Everyone in our family gives this two thumbs (and maybe even an extra toe for good measure) up. Highly recommended!







I prefer to be positive, but sometimes even if you sugar coat something, all you have is a thin layer of sucrose. We left Kansas City, MO in the late afternoon, and drove late into the night until we arrived in Hays, KS. The next morning we left early and didn't stop until Denver, which is a few hours into Colorado, but those hours in eastern Colorado were still pretty much Kansas. We tried to come up with some fun roadside attractions, destinations or landmarks, but even the Internet couldn't save this day. Most sites with travel tips had a big donut for roadside detours, and many even advocated just getting through Kansas as quickly as possible.

To make matters worse, we were driving due west into the sunset. So we let the kids watch a movie and then turned off all electronics so they could go to sleep. However, they pointed out that the sun was still up, so it wasn't bedtime. We promised them the sun would go down soon. But you know what? It didn't. It took about two hours for that sun to set. Curse you, counterspinning Earth! We did get to see some wind turbines, though. Lots of wind turbines.

Thank goodness for the Adventure Bag! I had packed a duffle bag with toys and games to entertain the kids at rest stops and the like. We had kites, soccer balls, cones for building obstacle courses, special treats, all kinds of random stuff. And I never did let the kids look inside it to see the full contents. They loved the surprise of having us pull something fun out of the Adventure Bag. It's amazing how recharged everyone feels after a 20-minute game of tag or a quick water gun fight. I recommend this one for all families on long road trips, it saved our bacon in Kansas. And I'd also echo the advise of many other travelers - get through it as quickly as possible!

Saturday, June 29, 2013

Museum Report: Union Station Kansas City

First, to be clear, we went to Science City at Union Station without knowing it would be complete madness. We didn't realize that the day of our visit was the day of the Union Station Maker Faire, a huge event with hundreds of exhibitors and thousands of visitors. It was crazy, wall-to-wall people and machines, buzzing, whirring, humming everywhere. It did not help that our children were finally as tired as they had every right to be after being on the road all day more than once, motel room nights and a week's allotment of PB&J crammed into 2 days. They were completely overwhelmed, and I couldn't blame them.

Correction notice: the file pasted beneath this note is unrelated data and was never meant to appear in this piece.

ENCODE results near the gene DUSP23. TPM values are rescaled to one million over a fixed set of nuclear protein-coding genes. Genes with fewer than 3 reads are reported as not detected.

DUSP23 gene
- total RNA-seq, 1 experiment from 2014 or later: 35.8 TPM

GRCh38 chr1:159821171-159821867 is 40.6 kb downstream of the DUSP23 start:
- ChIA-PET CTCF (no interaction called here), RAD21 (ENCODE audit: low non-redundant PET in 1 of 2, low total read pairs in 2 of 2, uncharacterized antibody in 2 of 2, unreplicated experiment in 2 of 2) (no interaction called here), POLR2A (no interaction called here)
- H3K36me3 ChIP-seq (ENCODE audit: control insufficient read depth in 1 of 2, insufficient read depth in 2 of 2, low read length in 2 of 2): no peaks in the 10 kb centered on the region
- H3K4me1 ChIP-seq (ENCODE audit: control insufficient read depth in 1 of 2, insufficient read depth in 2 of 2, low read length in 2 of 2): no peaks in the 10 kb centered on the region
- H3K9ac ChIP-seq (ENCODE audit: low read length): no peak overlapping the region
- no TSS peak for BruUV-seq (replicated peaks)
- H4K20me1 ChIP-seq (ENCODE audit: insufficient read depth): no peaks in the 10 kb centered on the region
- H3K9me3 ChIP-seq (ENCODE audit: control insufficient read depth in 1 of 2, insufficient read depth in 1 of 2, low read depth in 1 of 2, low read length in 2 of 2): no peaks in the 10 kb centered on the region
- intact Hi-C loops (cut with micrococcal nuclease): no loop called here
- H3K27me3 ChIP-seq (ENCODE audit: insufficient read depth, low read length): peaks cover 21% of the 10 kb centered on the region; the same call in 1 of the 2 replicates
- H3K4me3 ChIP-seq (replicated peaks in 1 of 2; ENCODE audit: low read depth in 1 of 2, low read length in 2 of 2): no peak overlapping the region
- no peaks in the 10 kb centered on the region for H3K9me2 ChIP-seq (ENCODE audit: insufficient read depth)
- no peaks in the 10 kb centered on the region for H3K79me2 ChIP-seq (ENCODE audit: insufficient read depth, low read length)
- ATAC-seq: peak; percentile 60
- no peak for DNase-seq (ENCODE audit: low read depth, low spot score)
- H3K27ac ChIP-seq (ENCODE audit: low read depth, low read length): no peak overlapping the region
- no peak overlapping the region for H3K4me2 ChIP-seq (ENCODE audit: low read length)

We were very impressed at the start of our adventure here when, before we'd even walked through the doors, we heard the two guys from up on the grand stand and got really excited. So we stopped to watch their demonstration (they're the Diet Coke and Mentos guys, if you didn't know) because our kids love Diet Coke and Mentos experiments. Unfortunately, we waited in the hot asphalt parking lot as they talked and talked for at least 5 minutes and there was still no demonstration happening. I looked at the program and realized they'd been scheduled for a 45 minute presentation, which we were only 15 minutes into. So Kevin and I made the call to head inside instead of wait. I wish we could have seen their whole show, but some things just aren't doable with young kids who have been trapped in a car for several hours.

We tried to wander through a couple of galleries, but it was so busy that we couldn't stay long in each one. We tried the areas for younger children, but the noise of so many people followed us everywhere. It might have been a complete bust. Lucky for us, the day was saved by some pyrotechnics and a captivating staff demonstration. This guy was great - he lit dollar bills on fire, he launched two liter soda bottles 30 feet in the air, he had a crowd of over a hundred in the palm of his hand. Once he was through, the kids were ready to enjoy themselves for the last hour or so of our visit.

Also of note here was an important addition to our family. We had told Stellan and Rachelle they each had $25 to spend on whatever they wanted (excluding candy) at museum gift shops for the duration of the trip. So when Rachelle came running over with a sparkly pink and green stuffed sea turtle, I crossed my fingers that the price tag would read under $25. Luckily, it was only $18 (Stellan was very into the math of this whole spending money thing and could itemize every purchase made by both kids in full detail), so we let her blow the bulk of her cash only 3 days into the trip. Rachelle instantly named her turtle Annie and will now never parted from her sweet turtle.